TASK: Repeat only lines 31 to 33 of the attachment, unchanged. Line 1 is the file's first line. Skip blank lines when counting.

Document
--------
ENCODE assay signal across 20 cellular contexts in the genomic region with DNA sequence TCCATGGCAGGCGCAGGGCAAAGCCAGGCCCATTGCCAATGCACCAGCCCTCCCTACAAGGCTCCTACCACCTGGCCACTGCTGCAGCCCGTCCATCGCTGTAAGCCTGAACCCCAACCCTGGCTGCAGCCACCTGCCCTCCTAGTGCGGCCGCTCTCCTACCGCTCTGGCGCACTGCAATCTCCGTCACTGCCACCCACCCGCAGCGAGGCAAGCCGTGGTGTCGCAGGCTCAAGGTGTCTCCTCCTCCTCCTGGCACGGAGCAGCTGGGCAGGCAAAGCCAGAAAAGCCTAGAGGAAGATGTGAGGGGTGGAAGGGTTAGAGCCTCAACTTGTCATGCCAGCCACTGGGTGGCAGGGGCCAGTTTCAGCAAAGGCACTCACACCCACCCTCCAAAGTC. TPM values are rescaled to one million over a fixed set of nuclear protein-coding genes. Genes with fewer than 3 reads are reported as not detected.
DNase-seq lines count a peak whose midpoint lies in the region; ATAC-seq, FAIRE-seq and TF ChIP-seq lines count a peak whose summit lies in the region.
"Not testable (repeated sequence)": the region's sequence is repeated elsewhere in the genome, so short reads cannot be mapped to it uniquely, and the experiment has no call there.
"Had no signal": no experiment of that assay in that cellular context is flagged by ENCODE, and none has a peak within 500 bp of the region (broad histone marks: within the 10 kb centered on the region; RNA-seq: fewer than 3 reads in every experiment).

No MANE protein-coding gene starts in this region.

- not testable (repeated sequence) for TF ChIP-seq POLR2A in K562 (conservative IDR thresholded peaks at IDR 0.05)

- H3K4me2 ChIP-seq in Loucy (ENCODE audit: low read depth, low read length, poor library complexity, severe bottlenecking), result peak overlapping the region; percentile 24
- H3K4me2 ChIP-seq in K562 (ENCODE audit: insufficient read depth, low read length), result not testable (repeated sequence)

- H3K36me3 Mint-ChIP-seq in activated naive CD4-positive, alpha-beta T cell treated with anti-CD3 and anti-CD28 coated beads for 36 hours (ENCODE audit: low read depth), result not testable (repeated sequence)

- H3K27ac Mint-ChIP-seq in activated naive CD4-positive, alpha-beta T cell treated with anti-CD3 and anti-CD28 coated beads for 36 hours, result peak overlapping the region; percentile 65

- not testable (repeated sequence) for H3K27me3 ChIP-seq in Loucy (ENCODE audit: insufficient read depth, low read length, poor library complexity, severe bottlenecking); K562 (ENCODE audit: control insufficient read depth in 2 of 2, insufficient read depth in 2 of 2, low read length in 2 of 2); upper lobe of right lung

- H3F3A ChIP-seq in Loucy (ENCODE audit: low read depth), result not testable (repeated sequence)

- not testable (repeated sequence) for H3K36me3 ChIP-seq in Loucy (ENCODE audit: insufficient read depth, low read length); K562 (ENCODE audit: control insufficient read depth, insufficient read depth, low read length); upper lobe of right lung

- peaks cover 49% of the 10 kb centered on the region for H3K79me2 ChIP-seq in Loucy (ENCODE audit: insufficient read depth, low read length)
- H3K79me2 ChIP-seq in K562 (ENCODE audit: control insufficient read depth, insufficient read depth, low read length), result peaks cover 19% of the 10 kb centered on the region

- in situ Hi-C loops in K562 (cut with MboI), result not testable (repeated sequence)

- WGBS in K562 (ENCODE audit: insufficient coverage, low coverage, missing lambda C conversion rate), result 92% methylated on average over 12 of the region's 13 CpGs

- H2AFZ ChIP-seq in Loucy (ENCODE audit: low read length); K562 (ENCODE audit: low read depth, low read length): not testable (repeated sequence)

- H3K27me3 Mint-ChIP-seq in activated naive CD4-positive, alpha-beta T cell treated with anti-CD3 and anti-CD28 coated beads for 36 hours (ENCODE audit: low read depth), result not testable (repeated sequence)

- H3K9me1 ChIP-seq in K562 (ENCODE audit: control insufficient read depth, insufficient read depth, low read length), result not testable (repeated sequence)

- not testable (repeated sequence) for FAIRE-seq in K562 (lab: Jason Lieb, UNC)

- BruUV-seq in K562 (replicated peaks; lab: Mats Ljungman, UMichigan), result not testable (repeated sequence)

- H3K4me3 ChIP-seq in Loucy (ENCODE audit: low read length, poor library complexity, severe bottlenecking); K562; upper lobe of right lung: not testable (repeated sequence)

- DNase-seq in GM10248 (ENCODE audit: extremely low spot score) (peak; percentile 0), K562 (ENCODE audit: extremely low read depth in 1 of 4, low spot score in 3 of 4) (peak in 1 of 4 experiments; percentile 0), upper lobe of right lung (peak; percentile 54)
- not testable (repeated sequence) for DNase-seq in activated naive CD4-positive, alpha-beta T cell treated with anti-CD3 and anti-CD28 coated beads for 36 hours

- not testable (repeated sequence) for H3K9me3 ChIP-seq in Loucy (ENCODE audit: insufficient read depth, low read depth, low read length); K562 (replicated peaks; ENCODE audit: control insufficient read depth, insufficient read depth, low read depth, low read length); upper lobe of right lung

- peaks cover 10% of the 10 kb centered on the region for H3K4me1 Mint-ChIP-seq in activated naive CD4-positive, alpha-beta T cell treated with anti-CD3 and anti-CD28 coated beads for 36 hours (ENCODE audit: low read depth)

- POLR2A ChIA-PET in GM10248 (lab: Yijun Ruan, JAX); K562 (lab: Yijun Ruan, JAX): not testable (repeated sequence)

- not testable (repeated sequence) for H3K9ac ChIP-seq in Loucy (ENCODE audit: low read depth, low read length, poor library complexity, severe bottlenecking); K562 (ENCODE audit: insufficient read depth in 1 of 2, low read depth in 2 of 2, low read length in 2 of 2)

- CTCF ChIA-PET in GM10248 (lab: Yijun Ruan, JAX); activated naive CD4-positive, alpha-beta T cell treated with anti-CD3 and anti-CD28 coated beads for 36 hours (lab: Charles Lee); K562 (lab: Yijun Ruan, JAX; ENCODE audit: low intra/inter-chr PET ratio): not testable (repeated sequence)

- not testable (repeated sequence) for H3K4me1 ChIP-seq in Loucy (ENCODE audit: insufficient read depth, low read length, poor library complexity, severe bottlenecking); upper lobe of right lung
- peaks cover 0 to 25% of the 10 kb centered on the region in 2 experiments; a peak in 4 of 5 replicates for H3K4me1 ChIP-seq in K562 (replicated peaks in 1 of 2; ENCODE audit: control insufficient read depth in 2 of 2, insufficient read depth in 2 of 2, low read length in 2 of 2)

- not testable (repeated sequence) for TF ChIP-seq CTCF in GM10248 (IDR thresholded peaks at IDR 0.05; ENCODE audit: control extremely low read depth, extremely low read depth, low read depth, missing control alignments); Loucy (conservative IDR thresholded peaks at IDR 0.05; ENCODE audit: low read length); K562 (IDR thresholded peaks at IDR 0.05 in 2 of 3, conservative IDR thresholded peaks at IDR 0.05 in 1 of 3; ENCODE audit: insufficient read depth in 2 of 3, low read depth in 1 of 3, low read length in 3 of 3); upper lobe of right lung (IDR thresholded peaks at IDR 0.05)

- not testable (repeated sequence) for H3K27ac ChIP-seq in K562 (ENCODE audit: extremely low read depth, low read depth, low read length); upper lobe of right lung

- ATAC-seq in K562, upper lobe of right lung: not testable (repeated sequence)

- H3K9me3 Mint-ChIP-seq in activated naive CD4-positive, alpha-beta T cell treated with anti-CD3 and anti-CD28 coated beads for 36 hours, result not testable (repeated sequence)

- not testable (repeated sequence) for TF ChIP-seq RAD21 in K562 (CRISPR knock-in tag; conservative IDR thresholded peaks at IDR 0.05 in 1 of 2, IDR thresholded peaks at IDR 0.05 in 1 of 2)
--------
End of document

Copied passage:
- not testable (repeated sequence) for H3K4me1 ChIP-seq in Loucy (ENCODE audit: insufficient read depth, low read length, poor library complexity, severe bottlenecking); upper lobe of right lung
- peaks cover 0 to 25% of the 10 kb centered on the region in 2 experiments; a peak in 4 of 5 replicates for H3K4me1 ChIP-seq in K562 (replicated peaks in 1 of 2; ENCODE audit: control insufficient read depth in 2 of 2, insufficient read depth in 2 of 2, low read length in 2 of 2)

- not testable (repeated sequence) for TF ChIP-seq CTCF in GM10248 (IDR thresholded peaks at IDR 0.05; ENCODE audit: control extremely low read depth, extremely low read depth, low read depth, missing control alignments); Loucy (conservative IDR thresholded peaks at IDR 0.05; ENCODE audit: low read length); K562 (IDR thresholded peaks at IDR 0.05 in 2 of 3, conservative IDR thresholded peaks at IDR 0.05 in 1 of 3; ENCODE audit: insufficient read depth in 2 of 3, low read depth in 1 of 3, low read length in 3 of 3); upper lobe of right lung (IDR thresholded peaks at IDR 0.05)